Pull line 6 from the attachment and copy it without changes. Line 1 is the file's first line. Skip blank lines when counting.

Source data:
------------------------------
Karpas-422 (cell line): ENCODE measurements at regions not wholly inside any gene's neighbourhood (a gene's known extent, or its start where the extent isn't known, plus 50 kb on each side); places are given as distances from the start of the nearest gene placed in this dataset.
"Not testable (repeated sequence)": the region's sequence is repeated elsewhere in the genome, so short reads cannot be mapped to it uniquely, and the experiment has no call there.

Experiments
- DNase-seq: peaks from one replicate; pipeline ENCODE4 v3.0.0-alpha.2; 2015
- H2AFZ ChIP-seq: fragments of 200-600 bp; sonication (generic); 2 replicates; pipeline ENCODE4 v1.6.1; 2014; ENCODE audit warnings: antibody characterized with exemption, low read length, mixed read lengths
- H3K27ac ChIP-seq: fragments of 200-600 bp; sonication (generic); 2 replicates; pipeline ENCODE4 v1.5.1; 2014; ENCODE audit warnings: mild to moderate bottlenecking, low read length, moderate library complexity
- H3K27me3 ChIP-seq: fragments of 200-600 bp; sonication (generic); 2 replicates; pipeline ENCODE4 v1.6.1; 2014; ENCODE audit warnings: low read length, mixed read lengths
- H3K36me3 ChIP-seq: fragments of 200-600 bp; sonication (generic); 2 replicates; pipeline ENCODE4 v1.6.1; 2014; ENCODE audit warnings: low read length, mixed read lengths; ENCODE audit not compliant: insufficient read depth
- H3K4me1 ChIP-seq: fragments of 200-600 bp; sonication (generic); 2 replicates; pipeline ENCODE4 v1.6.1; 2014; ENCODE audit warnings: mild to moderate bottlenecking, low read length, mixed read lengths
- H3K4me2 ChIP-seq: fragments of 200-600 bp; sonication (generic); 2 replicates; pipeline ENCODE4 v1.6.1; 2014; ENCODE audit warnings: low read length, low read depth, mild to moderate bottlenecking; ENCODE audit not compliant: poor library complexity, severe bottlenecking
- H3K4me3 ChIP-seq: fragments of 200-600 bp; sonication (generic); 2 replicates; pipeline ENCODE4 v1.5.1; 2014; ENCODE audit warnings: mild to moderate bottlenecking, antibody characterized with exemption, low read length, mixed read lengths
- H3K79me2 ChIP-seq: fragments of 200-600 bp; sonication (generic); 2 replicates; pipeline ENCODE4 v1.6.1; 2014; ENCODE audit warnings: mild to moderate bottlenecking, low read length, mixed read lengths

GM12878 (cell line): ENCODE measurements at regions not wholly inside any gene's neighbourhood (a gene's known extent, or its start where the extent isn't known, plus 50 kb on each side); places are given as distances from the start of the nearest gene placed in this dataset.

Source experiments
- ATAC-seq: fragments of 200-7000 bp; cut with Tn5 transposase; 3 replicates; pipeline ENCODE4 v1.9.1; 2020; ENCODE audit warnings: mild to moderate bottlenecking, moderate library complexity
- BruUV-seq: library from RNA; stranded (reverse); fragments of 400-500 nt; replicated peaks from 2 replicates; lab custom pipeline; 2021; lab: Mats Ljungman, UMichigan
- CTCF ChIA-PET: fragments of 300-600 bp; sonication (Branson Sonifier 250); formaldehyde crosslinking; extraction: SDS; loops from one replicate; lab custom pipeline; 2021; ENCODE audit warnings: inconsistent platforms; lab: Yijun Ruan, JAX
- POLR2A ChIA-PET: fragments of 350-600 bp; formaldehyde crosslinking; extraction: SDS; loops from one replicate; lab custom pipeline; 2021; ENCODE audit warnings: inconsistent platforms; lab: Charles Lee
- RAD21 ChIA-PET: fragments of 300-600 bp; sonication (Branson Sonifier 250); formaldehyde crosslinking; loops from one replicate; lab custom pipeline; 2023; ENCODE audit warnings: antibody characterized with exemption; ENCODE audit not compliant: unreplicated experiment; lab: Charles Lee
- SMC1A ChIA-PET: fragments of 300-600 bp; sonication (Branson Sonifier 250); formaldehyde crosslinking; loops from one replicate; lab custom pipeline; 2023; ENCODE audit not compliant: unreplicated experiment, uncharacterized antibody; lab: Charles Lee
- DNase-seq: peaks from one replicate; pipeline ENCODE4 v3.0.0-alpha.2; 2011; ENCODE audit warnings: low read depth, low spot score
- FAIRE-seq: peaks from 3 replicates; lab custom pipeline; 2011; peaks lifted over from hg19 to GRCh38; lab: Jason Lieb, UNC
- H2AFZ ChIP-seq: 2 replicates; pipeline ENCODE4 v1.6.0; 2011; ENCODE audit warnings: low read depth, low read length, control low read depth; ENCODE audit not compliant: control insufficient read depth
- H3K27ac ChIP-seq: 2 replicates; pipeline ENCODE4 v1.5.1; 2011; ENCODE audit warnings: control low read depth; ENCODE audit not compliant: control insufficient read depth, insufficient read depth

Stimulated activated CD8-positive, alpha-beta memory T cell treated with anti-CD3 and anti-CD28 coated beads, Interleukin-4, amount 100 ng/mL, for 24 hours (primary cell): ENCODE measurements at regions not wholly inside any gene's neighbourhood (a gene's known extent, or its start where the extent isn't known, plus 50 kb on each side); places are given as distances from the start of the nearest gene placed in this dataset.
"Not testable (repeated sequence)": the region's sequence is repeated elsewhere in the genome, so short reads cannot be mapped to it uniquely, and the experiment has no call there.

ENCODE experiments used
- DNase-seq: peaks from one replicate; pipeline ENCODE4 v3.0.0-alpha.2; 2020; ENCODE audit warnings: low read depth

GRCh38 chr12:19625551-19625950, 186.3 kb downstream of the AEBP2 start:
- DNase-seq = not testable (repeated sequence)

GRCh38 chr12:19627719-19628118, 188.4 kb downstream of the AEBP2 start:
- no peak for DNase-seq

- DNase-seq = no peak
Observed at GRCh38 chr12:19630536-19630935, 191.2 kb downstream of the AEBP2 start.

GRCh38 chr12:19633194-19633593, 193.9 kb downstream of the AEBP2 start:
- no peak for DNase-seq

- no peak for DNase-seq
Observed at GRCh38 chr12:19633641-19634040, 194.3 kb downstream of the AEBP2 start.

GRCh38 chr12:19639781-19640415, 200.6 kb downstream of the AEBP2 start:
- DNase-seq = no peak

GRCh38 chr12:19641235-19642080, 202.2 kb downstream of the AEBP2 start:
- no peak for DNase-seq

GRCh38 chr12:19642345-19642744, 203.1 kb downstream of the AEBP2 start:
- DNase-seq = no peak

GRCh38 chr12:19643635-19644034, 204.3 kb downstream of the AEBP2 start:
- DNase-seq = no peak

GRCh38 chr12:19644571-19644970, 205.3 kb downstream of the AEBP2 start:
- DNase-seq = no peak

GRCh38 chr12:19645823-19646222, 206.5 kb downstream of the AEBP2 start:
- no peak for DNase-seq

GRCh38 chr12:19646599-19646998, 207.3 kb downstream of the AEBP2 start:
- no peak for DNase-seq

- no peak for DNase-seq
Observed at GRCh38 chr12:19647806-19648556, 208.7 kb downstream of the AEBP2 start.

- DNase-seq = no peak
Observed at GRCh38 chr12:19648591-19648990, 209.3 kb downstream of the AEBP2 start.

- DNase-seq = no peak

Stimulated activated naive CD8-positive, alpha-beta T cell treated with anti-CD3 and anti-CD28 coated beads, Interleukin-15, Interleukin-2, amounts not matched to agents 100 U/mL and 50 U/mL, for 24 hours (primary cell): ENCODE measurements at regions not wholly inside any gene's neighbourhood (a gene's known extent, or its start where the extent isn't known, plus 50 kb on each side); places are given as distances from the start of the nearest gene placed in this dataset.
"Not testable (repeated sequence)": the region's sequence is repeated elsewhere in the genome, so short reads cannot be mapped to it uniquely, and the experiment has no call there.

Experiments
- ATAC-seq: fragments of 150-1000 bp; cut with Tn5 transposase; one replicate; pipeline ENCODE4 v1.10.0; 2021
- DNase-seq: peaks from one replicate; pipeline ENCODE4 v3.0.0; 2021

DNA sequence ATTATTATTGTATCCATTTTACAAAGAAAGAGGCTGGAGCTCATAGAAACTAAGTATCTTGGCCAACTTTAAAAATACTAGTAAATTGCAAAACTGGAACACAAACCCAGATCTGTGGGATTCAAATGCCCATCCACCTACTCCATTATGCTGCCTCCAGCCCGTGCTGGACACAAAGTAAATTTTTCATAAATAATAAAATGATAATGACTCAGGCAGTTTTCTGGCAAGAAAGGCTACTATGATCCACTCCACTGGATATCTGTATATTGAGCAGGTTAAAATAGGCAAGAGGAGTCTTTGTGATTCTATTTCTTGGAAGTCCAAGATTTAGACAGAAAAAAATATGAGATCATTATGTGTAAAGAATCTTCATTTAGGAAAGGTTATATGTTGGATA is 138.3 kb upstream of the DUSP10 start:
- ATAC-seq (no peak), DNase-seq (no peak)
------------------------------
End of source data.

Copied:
- H3K27ac ChIP-seq: fragments of 200-600 bp; sonication (generic); 2 replicates; pipeline ENCODE4 v1.5.1; 2014; ENCODE audit warnings: mild to moderate bottlenecking, low read length, moderate library complexity